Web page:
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Watch Live: After Bad Weather, SpaceX Will Try Again To Land A Rocket On A “Drone Ship”

SpaceX will attempt the precarious ocean landing after launching cargo to the International Space Station. Liftoff is set for 4:10 p.m. ET.

Watch Live: After Bad Weather, SpaceX Will Try Again To Land A Rocket On A “Drone Ship”
[Photo: via Spacex]

Update 8:30 a.m. ET 4/15/2015: And now we have video! Unfortunately, it cuts off before we can see the rocket fully tip over:

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Update 4:32 p.m. ET: According to a tweet from SpaceX CEO Elon Musk, the rocket hit the ship deck but did not land smoothly:

Update: 4:15 p.m. ET: Liftoff! Check back soon for news of the ocean landing attempt.


Elon Musk’s private spaceflight company SpaceX has planned a second experimental rocket landing for today after engineers scrubbed yesterday’s launch just three minutes before liftoff due to a nearby storm cloud. The Falcon 9 rocket will launch a supply capsule toward the International Space Station and then automatically coordinate a rendezvous with a robotic ship in the Atlantic Ocean. SpaceX has described the maneuver as “like trying to balance a rubber broomstick on your hand in the middle of a wind storm.”

The payoff will be huge if SpaceX can figure out how to recover rockets for later launches, rather than letting them fall into the ocean and become trash. If all goes according to plan, the Falcon 9 rocket will lift off today at 4:10 p.m. ET, with the barge landing attempt taking place about 10 minutes after.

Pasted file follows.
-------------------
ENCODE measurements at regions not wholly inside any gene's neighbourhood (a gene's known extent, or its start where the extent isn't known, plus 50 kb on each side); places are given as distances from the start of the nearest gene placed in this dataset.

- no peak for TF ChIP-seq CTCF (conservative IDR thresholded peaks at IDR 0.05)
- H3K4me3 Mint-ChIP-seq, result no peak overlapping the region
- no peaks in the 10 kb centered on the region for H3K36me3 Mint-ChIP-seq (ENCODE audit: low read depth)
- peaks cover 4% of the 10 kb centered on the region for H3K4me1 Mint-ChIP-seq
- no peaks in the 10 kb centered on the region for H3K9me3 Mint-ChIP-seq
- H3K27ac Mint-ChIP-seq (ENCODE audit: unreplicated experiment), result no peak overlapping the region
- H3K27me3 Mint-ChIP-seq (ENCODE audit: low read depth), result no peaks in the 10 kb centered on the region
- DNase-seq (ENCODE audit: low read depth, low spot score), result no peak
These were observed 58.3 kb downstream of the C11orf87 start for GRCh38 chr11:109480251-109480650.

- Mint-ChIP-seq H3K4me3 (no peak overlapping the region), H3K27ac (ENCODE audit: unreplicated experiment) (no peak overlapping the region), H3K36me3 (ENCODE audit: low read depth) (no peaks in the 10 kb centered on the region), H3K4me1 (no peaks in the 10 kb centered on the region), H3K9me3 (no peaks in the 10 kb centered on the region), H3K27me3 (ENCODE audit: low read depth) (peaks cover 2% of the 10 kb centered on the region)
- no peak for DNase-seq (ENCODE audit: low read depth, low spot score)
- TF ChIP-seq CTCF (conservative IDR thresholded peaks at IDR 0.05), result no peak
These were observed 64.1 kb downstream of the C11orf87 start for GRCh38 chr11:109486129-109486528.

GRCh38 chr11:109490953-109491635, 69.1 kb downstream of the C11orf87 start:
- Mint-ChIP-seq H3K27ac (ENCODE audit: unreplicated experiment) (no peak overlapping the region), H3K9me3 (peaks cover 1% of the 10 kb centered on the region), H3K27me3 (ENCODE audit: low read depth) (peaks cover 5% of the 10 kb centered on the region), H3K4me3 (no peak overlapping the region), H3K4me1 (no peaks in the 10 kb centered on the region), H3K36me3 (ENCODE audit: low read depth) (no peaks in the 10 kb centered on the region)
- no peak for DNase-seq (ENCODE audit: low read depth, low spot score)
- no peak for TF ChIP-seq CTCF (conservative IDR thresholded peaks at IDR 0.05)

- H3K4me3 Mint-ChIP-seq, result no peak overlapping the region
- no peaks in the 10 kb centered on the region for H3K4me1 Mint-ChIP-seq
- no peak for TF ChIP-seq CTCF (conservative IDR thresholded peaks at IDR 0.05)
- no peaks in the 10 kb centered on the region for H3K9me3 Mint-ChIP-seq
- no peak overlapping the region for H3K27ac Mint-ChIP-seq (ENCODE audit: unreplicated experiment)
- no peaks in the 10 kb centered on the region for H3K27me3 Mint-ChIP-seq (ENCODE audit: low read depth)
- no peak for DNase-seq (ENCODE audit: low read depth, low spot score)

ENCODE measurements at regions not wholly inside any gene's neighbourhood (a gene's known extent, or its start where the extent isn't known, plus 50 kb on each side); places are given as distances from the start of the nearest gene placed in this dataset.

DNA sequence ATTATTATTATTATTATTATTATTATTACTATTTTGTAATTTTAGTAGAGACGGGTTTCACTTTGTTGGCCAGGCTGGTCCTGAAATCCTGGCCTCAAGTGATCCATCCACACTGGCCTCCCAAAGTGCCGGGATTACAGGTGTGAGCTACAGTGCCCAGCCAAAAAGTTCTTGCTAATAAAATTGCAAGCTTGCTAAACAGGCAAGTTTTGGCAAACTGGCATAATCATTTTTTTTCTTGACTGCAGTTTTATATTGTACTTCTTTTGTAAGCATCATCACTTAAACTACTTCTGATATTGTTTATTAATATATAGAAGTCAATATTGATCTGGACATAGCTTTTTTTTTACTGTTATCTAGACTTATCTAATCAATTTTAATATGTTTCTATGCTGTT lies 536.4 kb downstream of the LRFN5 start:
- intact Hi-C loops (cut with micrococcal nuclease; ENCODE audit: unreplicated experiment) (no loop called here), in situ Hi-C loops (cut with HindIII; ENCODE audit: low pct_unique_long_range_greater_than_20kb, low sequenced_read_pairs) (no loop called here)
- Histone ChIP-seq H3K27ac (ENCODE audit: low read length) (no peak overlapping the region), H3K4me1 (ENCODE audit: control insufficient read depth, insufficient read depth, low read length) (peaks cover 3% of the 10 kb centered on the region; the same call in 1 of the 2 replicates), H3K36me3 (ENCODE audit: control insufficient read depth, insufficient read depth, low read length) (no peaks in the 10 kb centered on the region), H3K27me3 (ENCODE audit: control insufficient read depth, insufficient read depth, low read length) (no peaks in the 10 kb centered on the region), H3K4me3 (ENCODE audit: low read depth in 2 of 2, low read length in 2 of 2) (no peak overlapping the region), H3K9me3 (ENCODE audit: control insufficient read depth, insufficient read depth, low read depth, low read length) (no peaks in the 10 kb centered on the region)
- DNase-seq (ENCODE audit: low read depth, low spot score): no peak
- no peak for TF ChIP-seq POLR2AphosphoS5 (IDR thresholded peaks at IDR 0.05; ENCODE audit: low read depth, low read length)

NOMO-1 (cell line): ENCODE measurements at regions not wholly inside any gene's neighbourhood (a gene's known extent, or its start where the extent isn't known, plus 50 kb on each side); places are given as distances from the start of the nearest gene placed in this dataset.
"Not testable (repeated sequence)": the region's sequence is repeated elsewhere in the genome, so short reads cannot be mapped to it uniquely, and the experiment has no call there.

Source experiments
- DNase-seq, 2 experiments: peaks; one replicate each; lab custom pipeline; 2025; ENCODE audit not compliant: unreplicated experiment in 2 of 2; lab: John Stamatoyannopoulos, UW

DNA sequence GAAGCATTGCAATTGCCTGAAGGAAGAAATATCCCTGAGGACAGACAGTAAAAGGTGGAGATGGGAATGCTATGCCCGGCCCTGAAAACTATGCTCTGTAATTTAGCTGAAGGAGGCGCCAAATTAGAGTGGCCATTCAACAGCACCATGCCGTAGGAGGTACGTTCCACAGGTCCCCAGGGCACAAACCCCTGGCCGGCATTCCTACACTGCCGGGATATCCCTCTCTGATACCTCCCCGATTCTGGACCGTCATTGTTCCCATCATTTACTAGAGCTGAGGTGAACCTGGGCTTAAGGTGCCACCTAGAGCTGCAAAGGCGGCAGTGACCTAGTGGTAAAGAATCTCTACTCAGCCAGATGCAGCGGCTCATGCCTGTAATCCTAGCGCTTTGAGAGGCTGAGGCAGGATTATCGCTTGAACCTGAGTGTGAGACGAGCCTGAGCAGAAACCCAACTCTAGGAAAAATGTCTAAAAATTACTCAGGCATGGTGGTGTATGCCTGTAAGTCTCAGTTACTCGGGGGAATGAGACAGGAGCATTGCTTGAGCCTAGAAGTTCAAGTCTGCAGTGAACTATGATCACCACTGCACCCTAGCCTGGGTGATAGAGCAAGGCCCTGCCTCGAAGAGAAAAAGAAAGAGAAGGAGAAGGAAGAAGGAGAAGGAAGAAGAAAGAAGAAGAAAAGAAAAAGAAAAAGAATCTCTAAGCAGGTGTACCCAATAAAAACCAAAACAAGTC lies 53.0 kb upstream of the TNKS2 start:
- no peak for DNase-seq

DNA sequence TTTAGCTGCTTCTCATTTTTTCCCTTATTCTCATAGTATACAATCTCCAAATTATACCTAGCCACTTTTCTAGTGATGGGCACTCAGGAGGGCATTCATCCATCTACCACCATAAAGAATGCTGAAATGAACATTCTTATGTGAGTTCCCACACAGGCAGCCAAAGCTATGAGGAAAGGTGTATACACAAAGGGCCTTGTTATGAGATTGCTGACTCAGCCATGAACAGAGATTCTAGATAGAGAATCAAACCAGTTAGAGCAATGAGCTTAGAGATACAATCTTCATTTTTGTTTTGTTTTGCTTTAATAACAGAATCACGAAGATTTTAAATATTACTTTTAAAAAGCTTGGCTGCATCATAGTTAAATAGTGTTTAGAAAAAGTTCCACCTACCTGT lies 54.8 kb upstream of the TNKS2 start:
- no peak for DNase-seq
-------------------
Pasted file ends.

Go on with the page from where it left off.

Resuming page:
A previous landing attempt by SpaceX, on January 10, ended in a glorious fireball when the rocket’s aerodynamic fins, which control its descent to the floating platform, ran out of hydraulic fluid just before touchdown. See the Vine below:

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The primary mission today is to send supplies and material for scientific experiments to the International Space Station. The Falcon 9 rocket will launch the cargo capsule, then detach and attempt the barge touchdown. The experimental landing is separate from the resupply mission, which will not be affected should the rocket fail to land gently.

As I wrote previously, SpaceX hypothetically will be able to save millions of dollars by reusing its vehicles if it can successfully land its rockets after space launches. “I think if we can recover the stage intact and relaunch it, the potential is there for a truly revolutionary impact in space transport costs,” Musk said last year. SpaceX currently works with NASA to ferry astronauts and cargo to and from the International Space Station. The company is also building a private spaceport in Texas to support commercial missions.

Watch a live stream of the launch, scheduled for 4:10 p.m. ET from Cape Canaveral, Florida, in the video player above. I will update this post with news of the barge landing.